5. Atchison J and Vincent H. Obesity and low back pain: relationships and treatment. Pain Management 2012; 2(1): 79-86/(doi: 10.2217/pmt.11.64)

 

Study Finds Chiropractic Beneficial for Fibromyalgia

A new study from Egypt reports that chiropractic care can be an effective treatment strategy for fibromyalgia.

The study involved 120 people between the ages of 40 and 65 who had suffered with severe fibromyalgia for four years or more. Each person rated their pain as a 4 or higher on a pain scale and also had limited movement in their cervical (neck area) spine, specifically in their C1-C2 area.

All of the individuals participating in this study engaged in 12 weeks of therapy which included:

  • An education program (one two-hour session per week) designed to provide the participant with more information about fibromyalgia and available treatment options;
  • Cognitive behavioral therapy (one two-hour session per week) which involved discussion regarding pain management via relaxation exercises, challenging treatment-prohibitive beliefs about fibromyalgia, and positive reinforcement about what types of actions can be taken to ease fibromyalgia symptoms; and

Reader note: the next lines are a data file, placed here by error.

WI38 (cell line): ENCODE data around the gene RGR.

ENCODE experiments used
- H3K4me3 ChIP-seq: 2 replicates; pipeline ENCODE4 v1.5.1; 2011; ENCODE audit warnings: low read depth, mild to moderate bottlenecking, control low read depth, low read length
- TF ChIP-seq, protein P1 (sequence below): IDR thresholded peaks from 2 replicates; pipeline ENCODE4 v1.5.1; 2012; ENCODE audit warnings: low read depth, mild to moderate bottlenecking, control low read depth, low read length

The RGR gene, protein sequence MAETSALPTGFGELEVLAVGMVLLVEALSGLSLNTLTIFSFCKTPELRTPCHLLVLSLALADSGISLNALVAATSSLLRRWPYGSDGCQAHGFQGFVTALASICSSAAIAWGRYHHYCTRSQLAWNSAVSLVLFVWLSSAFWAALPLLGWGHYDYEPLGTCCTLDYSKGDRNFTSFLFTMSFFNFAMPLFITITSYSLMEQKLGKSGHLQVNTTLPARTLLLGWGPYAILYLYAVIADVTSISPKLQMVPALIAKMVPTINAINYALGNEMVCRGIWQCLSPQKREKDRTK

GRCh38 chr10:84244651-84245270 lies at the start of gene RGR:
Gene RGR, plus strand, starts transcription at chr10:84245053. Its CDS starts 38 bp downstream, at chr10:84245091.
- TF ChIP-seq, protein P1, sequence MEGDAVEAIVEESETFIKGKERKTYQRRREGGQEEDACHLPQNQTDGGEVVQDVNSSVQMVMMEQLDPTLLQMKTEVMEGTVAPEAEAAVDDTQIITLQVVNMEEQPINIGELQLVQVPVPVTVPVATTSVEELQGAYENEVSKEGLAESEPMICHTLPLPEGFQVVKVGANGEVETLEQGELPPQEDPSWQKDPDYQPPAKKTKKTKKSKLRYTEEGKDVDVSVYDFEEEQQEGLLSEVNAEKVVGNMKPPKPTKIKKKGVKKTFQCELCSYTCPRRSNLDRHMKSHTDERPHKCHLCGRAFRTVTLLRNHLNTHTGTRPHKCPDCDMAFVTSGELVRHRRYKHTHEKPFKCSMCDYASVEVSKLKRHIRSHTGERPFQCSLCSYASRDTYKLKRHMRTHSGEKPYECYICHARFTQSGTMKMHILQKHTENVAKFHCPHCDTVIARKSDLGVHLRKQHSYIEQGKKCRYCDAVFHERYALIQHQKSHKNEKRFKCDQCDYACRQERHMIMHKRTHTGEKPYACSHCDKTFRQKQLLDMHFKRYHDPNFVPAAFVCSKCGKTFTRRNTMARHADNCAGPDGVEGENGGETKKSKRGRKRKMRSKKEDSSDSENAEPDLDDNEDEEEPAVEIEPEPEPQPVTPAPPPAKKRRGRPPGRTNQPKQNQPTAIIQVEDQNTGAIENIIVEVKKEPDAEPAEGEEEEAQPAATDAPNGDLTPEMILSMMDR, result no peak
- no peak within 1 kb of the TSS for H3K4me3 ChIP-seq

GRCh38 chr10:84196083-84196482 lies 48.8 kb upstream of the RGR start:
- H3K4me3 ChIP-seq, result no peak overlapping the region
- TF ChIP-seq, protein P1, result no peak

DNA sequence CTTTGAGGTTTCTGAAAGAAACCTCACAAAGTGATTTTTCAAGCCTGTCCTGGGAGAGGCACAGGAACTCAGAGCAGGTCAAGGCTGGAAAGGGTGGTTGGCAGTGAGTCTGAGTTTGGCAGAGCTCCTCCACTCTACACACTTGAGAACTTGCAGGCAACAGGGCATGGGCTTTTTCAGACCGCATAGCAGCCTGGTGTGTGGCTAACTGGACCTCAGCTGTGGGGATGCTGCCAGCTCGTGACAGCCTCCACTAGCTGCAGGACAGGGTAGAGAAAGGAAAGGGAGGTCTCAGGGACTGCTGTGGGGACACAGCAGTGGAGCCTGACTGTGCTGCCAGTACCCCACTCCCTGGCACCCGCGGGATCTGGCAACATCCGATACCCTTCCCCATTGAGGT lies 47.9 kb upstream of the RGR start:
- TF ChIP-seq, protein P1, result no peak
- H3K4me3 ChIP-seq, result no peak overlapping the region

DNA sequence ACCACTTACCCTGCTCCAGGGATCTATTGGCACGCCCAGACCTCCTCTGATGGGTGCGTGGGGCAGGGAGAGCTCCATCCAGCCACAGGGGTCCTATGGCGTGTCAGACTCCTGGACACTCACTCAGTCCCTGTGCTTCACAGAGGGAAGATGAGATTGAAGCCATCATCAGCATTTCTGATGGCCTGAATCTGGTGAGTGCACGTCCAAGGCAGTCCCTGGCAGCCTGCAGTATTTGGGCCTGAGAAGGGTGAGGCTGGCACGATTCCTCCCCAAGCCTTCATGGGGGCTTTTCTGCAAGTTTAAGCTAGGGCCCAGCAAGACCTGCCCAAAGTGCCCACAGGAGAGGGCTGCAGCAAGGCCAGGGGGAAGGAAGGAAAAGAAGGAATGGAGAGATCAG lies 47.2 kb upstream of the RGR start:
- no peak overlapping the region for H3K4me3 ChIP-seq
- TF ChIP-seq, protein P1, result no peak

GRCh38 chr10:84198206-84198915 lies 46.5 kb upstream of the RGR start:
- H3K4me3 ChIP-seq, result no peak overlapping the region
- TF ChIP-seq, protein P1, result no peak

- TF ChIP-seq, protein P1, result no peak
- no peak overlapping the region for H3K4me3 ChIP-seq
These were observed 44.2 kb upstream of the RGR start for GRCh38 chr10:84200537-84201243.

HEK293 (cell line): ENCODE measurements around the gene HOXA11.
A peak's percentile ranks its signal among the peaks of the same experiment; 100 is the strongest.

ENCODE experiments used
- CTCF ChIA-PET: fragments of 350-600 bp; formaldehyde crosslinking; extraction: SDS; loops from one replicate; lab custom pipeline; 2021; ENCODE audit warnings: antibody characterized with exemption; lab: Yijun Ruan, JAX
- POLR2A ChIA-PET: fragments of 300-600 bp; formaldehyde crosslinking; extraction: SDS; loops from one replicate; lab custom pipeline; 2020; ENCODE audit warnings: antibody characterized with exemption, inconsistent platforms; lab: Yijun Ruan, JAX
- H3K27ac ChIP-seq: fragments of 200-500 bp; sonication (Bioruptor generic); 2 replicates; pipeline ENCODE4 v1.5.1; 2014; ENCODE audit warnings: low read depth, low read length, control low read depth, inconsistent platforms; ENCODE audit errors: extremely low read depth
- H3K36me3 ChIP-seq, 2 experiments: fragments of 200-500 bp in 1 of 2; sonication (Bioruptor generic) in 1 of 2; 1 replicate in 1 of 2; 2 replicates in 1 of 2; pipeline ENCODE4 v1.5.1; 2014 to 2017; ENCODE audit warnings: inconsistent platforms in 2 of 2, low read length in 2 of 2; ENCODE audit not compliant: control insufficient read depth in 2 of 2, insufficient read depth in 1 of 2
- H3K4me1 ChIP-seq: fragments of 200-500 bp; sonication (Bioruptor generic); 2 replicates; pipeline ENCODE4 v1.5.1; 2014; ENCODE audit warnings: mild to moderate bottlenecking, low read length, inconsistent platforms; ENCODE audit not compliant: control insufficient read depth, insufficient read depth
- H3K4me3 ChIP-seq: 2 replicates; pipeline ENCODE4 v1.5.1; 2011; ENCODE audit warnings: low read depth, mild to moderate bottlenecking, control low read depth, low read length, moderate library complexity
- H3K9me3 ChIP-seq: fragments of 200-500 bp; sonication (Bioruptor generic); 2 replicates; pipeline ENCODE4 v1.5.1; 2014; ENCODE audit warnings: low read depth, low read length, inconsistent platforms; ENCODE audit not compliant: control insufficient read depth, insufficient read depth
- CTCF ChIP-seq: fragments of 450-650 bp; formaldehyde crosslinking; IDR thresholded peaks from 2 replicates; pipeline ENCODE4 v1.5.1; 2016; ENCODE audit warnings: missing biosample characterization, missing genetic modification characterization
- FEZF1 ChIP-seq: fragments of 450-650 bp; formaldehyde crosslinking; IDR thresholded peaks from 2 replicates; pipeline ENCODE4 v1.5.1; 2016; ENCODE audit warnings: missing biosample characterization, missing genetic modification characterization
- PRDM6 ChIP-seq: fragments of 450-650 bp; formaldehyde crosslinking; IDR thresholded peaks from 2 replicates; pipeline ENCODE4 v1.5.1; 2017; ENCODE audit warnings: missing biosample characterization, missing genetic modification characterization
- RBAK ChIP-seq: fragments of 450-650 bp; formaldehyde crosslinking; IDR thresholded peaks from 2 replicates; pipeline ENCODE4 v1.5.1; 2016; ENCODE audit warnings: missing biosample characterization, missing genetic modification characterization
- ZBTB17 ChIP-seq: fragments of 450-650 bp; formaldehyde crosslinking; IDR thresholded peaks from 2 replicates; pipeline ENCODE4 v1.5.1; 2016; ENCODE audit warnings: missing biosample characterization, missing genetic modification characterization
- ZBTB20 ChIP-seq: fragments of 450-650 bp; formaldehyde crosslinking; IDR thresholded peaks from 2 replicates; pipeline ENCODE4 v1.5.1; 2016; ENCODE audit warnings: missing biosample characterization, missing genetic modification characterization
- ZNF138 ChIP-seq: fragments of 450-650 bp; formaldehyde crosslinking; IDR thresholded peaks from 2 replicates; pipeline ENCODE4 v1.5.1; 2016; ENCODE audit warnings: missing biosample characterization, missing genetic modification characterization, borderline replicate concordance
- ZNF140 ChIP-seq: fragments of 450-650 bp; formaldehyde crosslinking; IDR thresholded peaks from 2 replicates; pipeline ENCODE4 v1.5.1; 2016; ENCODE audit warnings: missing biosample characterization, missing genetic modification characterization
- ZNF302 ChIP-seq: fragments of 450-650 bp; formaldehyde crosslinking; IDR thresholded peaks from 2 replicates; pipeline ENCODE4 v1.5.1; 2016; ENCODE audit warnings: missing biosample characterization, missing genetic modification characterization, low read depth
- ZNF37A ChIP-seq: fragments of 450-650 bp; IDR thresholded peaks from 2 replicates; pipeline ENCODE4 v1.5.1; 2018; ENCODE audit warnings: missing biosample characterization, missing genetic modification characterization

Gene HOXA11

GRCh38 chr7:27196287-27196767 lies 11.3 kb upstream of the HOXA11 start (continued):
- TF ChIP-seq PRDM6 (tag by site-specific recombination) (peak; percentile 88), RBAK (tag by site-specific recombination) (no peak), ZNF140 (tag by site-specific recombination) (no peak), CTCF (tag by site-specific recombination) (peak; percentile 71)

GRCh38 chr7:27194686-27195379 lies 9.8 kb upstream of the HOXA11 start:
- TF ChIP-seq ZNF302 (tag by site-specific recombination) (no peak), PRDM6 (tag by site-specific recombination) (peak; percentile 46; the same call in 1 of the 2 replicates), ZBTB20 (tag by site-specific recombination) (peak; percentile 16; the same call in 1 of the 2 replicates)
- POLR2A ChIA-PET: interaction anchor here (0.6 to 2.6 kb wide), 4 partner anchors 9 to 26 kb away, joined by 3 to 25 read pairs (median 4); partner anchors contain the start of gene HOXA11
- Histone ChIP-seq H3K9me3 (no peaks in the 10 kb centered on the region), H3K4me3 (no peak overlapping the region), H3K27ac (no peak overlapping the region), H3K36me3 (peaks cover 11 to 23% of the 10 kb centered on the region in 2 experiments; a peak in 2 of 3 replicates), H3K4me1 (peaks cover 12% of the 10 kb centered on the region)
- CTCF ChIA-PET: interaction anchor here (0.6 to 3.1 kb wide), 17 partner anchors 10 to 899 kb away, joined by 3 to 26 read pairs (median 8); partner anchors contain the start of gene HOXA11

• An exercise program (three one-hour sessions per week plus 20-minute session twice daily at home) which included relaxation techniques, as well as active and passive stretches.

One-half of the individuals were also randomly assigned to a treatment group, which meant that they also engaged in upper cervical chiropractic adjustments. This involved a high-velocity, low-amplitude thrust to the C1-2 motion segment three times per week for the first month. This was then reduced to once a week sessions for the remaining eight weeks.

At the beginning of the study, the conclusion of the study, and at one year post-study, each participant was asked to complete various questionnaires to help the researchers determine what effect, if any, the chiropractic had on easing fibromyalgia symptoms and reducing its impact on their lifestyle. Specifically, questions were asked regarding physical function abilities, work days missed due to fibromyalgia symptoms, sleep disturbances, level of pain, fatigue, depression, and anxiety.